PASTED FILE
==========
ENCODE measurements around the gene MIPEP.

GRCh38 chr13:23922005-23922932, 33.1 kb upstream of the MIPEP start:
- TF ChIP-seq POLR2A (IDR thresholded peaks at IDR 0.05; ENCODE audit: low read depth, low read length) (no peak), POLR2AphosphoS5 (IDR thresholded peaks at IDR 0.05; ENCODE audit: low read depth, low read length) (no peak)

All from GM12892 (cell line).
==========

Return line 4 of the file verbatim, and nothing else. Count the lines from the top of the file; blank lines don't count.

All from GM12892 (cell line).